MAPOLY academic staff union embarks on work-to-rule action

MAPOLY academic staff union embarks on work-to-rule action

- ASUP members of MAPOLY have declared an indefinite 'work-to-rule' action

- The development was born out the institution's inability to pay salaries and arrears

- The body also claimed that the institution has suffered neglect from Ogun state government

Moshood Abiola Polytechnic (MAPOLY)'s members of the academic staff union (ASUP) have on Monday, September 24, declared an indefinite 'work-to-rule' action over what is believed to be a delay in payment of four-month salary, the unpleasant state of the institution, coupled with neglect from the Amosun-led government.

Premium Times reports that the zone C coordinator of ASUP, Olawale Omoobaorun, confirmed the development to its journalist, adding that the 'work-to-rule is an industrial action embarked by workers who do no more than the minimum required by the rules stipulated by their contracts. gathers that the decision by the polytechnics staff was made during the last congress of the union. It further notes that the lecturers have previously expressed their displeasure over the unpaid salaries between June and September, and another 67 per cent of ten-month arrears

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Reacting to the development, Omoobaorun said: "It is high time we informed the general public and stakeholders about our union’s decision and the state of the 38- year-old polytechnic.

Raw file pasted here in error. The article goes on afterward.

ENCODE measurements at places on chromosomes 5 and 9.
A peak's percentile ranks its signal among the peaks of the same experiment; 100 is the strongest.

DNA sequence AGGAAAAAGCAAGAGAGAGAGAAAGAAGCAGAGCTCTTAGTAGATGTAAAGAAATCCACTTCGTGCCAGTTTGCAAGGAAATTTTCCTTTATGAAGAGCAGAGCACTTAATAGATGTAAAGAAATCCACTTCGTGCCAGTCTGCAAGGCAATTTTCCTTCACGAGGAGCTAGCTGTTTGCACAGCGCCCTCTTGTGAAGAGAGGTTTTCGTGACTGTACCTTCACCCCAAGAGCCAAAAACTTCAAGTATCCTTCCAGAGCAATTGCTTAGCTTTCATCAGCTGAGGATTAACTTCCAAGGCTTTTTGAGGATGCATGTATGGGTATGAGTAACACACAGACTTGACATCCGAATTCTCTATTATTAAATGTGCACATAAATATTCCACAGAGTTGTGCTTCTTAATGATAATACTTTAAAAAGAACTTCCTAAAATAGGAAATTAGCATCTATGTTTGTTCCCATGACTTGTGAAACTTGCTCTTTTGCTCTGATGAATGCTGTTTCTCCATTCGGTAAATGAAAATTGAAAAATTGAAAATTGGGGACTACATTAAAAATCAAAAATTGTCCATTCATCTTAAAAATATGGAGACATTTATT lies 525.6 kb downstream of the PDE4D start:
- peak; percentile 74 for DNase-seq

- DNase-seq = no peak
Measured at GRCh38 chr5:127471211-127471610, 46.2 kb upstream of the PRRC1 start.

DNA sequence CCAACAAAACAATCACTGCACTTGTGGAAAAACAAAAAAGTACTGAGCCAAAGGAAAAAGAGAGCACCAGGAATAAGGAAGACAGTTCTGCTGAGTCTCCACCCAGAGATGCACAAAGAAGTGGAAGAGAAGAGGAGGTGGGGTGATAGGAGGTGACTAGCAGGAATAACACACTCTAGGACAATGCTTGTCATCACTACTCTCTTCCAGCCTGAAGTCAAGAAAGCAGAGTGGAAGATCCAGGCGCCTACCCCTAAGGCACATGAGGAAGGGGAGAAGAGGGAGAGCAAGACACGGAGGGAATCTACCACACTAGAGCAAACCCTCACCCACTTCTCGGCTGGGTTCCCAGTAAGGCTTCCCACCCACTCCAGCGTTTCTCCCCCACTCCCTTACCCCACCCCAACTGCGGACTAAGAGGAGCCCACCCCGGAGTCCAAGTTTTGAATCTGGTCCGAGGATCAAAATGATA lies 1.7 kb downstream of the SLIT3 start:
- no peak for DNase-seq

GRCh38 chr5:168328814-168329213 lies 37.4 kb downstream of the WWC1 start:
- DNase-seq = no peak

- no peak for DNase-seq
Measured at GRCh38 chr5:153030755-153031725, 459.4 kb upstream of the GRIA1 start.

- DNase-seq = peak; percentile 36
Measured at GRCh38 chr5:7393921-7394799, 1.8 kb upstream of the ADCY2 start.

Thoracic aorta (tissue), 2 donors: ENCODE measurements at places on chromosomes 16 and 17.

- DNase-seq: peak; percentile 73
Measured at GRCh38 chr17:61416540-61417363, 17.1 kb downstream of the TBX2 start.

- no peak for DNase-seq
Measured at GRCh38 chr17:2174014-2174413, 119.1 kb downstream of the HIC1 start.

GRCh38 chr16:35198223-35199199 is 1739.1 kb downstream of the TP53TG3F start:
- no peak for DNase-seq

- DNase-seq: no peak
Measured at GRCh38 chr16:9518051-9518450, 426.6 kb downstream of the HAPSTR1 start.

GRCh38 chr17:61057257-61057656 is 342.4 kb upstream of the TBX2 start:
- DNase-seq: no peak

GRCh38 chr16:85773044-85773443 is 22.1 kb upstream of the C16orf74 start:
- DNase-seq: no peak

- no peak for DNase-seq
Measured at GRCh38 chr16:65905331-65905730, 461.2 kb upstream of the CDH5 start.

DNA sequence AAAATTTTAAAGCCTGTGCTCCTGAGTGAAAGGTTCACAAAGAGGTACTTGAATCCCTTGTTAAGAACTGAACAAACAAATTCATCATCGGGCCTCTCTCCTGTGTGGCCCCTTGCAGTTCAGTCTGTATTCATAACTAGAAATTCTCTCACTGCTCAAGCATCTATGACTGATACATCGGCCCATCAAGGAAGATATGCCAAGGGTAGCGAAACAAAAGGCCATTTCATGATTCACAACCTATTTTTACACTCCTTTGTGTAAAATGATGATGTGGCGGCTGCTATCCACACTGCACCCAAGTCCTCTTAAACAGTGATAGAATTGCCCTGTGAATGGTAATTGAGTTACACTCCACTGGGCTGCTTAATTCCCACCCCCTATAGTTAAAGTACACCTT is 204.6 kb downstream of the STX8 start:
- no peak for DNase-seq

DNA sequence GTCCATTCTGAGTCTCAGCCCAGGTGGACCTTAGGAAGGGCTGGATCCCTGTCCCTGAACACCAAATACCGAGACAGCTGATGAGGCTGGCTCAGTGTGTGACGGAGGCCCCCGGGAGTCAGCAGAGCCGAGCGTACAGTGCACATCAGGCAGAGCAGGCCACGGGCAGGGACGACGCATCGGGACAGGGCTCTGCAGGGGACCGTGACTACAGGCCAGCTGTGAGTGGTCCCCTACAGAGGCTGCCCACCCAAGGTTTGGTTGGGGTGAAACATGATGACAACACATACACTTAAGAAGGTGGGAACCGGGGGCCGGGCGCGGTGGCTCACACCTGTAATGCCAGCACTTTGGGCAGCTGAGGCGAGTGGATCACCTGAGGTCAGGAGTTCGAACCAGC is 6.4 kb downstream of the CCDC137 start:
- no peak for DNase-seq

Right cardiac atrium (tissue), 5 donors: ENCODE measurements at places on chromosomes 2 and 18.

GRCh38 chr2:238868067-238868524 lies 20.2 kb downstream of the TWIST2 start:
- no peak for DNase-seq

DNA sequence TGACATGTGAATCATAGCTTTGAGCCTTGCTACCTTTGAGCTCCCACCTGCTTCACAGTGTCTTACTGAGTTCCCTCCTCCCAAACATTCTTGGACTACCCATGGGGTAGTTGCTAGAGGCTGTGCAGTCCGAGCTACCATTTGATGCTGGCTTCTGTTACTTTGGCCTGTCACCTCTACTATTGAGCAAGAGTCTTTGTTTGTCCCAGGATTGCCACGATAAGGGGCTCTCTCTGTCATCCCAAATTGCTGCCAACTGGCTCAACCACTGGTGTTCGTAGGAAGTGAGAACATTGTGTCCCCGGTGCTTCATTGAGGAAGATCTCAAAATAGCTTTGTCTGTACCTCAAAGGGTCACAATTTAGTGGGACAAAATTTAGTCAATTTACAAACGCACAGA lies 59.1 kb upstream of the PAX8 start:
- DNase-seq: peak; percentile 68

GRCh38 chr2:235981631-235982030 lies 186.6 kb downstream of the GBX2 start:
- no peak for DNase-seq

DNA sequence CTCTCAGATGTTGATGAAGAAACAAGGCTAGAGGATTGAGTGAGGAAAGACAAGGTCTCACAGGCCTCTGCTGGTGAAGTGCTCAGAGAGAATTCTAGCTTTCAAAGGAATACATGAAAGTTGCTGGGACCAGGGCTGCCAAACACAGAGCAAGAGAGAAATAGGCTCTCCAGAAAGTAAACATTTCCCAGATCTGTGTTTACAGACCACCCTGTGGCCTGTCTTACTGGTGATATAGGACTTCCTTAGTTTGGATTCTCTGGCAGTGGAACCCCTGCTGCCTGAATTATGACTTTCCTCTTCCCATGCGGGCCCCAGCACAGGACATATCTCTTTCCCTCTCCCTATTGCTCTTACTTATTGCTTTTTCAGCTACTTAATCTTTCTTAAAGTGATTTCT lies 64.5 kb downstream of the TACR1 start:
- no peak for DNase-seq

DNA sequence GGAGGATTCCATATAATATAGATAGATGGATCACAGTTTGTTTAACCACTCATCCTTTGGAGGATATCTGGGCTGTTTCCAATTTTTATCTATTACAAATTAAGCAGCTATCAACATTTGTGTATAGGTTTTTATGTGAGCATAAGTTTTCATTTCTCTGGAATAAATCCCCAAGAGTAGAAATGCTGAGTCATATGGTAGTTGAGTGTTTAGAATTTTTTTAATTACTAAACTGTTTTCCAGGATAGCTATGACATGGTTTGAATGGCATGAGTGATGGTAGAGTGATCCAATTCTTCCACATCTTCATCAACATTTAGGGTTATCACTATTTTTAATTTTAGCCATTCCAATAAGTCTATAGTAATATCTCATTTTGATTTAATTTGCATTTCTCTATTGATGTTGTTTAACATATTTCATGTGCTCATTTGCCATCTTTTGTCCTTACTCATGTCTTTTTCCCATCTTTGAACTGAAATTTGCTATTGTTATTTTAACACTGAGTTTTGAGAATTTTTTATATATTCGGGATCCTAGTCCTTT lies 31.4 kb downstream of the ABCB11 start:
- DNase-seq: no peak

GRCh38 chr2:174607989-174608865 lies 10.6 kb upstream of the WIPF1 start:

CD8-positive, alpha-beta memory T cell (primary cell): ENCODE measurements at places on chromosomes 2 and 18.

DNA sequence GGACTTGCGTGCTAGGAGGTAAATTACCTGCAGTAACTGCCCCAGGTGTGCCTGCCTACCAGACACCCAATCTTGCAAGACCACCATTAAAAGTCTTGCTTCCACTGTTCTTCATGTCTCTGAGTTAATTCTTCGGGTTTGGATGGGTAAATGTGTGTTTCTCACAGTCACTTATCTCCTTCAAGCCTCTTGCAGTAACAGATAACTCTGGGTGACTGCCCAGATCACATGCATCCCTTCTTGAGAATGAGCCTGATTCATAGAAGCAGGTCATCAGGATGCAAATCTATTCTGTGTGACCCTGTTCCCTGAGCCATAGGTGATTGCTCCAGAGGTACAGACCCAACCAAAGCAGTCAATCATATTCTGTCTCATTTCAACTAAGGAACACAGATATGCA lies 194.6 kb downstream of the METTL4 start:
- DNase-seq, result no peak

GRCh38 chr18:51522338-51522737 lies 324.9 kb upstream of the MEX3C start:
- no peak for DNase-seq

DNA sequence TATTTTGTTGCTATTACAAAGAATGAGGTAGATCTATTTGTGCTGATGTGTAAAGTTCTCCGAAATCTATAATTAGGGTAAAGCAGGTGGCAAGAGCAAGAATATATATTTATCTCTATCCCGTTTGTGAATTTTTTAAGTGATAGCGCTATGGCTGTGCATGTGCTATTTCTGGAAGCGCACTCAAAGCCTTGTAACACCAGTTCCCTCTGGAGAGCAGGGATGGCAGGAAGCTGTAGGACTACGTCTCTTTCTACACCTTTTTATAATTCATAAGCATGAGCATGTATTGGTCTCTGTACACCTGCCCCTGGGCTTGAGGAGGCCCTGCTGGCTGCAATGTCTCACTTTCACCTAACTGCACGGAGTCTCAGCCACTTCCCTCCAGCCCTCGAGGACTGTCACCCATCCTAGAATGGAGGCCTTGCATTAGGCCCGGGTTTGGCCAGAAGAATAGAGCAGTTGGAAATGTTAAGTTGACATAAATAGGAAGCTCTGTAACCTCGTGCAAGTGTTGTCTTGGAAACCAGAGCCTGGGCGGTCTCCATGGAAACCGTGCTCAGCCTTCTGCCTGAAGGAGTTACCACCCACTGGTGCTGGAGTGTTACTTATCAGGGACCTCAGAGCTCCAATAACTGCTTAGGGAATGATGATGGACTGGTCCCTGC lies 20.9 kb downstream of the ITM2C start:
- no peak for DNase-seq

"As we speak, the state government is yet to pay us a dime in the last four month salries. Also, it is owing us 67 per cent of 10 months salaries and N72 million part-time claim, among others.”

All effort to reach the commissioner of education, Modupe Mujota, proved abortive as she failed to answer the calls put to his phones.

Meanwhile, previously reported that hundreds of students of MAPOLY on Monday, December 18, blocked parts of the Abeokuta metropolis in protest against the delay in the commencement of their semester examinations.

The protesters were seen carrying anti-government placards on major streets of the town and marching towards the governor’s office at Oke-Mosan.

The state government and the lecturers of the institution was at loggerhead over the former’s conversion of the polytechnic to university and the subsequent relocation of the polytechnic to Ipokia, a border town in the state.

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